Zettelkasten Forum

Current events and news in a zettelkasten for trendwatching purposes

Do any of you capture interesting current events in your zettelkastens?

There are a few topics that interest me. For example, in my job, I like to keep on top of certain technology trends and it's useful to me to track them. The stories I find might be slight, but I'm more interested in a larger pattern that they represent. The pattern may or may not be obvious at first, or it may end up going in a different direction than what I expected, or it may end up being noise.

My idea is that I would create a note documenting what interests me about the story and have a structure note representing the broader trend, but curious if others have thoughts on the merits and demerits of this kind of approach within a zettelkasten framework.

The concern I have is that I will fall prey to the collector's fallacy, and end up with a bunch of notes that are little more than "So this happened."


  • There are always interesting twists and turns as fate and news unfolds. For instance, John Wilkes Booth's brother Edwin saved Tad Lincoln's life shortly before JWB killed Abraham Lincoln.

    There are linkages like that everywhere. If I were to resurrect my news writing days I would absolutely build a Zettelkasten.

  • @djdrysdale Your approach sounds eminently sensible to me. If you end up with a few news items that go nowhere, don't worry. I think the trick is to draw some sort of "lesson" or "idea" from them, which allows you to link that zettel to others of a similar ilk.

  • @djdrysdale, a few snippets from my own collection, which I use for a similar purpose from time to time:

    Historian Frederic Paxson had a significant practice of excerpting contemporary newspapers in a manner similar to yours. 1 Gotthard Deutsch (1859-1921) had a card index of 70,000 items relating to Jewish history, many of them he collected from his daily news. 2 Aby Warburg "obsessively kept" notes on antisemitic incidents on the Eastern front in his zettelkasten.3 And not as newsy or lofty, but comedienne Phyllis Diller regularly cut out comic strips from the daily newspaper which she taped to index cards and kept as bits of inspiration (outright theft??) for her comedy and stand up performances.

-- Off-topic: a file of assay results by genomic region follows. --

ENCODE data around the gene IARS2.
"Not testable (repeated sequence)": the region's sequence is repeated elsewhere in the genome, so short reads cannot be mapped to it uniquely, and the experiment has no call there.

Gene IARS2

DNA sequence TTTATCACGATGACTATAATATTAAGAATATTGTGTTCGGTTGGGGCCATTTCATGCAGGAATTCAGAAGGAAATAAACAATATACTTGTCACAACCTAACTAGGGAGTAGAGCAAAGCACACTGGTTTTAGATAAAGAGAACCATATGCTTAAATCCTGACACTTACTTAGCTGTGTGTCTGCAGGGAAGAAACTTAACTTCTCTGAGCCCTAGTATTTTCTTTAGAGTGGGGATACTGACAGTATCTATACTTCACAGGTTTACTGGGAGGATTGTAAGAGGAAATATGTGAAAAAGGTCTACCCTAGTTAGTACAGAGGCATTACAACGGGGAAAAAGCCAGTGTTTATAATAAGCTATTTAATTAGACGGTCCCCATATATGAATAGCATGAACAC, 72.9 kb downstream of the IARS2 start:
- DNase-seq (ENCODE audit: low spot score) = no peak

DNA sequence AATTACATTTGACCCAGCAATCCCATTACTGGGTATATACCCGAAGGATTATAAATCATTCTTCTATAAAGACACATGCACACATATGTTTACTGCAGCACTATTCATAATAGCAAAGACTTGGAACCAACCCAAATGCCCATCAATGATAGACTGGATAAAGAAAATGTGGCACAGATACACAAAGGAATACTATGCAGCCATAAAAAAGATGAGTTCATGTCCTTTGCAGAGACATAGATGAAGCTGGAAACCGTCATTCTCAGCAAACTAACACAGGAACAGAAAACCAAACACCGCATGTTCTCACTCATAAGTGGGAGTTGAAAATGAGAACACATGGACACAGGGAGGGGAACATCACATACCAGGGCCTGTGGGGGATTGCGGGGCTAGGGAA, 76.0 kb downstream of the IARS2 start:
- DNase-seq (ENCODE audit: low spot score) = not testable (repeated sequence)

[1] Pomeroy, Earl. “Frederic L. Paxson and His Approach to History.” The Mississippi Valley Historical Review 39, no. 4 (1953): 673–92. https://doi.org/10.2307/1895394.

    [2] Lustig, Jason. “‘Mere Chips from His Workshop’: Gotthard Deutsch’s Monumental Card Index of Jewish History.” History of the Human Sciences 32, no. 3 (July 1, 2019): 49–75. https://doi.org/10.1177/0952695119830900.

    [3] Aschheim, Steven E., and Vivian Liska, eds. The German-Jewish Experience Revisited. Perspectives on Jewish Texts and Contexts 3. De Gruyter, 2015. https://doi.org/10.1515/9783110367195.

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    No piece of information is superior to any other. Power lies in having them all on file and then finding the connections. There are always connections; you have only to want to find them. —Umberto Eco

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